The only real downside of this approach to integrating is that it has to be implemented and facilitated by an external supplier. API integration requires an intensive coding process that can add more complexity to your digital environment. In addition, when you’re dependent on an outside service provider, you could experience delays in accessing your data or finding assistance interpreting and amending the overly wrought code that an API solution requires.
2. Integration services components (ISC)
Unlike API, the integration services components (ISC) are non-code-based. Instead, it relies on a server to link your multiple systems with its localized management tools. Businesses that need access to all their data without importing massive files err toward this systems integration methodology.
Businesses can advantage from ISC considerably, but they need to maintain cloud access to their data within the web services. This integration methodology can be difficult to execute, however, because it requires a comprehensive understanding of your local services and databases. Likewise, if a business can’t access the backend of its existing applications, successful ISC system integration is virtually impossible.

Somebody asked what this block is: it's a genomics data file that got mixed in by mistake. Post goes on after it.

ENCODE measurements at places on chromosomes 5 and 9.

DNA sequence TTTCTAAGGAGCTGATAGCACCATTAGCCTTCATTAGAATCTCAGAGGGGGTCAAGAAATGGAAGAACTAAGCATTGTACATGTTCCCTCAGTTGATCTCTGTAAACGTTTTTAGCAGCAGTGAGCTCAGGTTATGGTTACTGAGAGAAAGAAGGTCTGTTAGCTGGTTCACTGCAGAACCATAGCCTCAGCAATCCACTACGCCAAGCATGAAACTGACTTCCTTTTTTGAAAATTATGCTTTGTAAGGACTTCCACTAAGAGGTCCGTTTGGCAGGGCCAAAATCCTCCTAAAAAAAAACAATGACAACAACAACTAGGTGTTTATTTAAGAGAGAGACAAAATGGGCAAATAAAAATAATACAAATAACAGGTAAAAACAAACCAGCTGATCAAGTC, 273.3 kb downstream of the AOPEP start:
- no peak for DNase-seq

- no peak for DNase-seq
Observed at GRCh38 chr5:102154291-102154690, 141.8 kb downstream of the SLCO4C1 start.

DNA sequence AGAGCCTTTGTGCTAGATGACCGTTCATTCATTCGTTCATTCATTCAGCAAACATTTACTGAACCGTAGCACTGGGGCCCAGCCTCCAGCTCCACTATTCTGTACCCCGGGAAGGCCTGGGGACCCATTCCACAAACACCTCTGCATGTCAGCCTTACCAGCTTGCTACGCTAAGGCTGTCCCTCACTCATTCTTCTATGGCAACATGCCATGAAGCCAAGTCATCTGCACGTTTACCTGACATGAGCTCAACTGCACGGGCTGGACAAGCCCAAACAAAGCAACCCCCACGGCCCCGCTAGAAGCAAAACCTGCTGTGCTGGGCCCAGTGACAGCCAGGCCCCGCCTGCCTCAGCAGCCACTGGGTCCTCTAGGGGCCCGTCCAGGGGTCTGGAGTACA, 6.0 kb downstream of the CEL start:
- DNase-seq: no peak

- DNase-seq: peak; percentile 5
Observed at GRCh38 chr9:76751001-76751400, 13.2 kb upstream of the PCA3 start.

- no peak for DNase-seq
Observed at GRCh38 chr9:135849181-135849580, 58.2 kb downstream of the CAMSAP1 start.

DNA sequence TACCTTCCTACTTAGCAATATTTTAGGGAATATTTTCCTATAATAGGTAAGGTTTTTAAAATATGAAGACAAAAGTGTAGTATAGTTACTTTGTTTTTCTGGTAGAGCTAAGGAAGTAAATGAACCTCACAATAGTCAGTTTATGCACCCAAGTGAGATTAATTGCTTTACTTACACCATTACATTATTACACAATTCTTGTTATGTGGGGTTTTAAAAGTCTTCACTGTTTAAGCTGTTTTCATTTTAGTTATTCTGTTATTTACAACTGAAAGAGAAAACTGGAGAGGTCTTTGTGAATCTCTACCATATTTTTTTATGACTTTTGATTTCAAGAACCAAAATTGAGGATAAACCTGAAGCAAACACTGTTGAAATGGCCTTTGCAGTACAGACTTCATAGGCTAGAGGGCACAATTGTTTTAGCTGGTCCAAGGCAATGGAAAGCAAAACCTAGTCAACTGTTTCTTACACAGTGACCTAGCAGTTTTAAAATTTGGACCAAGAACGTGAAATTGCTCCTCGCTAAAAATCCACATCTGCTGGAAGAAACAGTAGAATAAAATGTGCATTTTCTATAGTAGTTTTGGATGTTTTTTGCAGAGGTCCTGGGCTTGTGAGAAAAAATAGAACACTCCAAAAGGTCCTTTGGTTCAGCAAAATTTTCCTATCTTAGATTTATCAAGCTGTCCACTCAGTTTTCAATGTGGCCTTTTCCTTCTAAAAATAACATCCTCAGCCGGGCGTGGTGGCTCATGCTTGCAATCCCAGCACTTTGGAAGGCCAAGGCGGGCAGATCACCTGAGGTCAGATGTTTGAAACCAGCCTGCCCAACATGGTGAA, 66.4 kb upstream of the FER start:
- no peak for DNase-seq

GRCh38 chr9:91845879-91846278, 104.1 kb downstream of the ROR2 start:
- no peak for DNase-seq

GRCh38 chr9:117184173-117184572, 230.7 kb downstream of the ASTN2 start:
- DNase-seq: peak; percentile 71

Webhooks, often referred to as HTTP callbacks, are like integration services components in that it’s not code-based. Rather, the webhooks method is premised upon events that require various programming modules within your subsystems. These events are set into motion by an external service, and the only direct oversight required is after one of these events is triggered or systemic alterations are made.
The primary benefit of using the webhooks method for integration is that it supports easy access to real-time data. It lets you analyze valuable information from across your entire operations, and it’s among the most automated approach among the four methodologies here after orchestration, a method we’ll cover in the next section.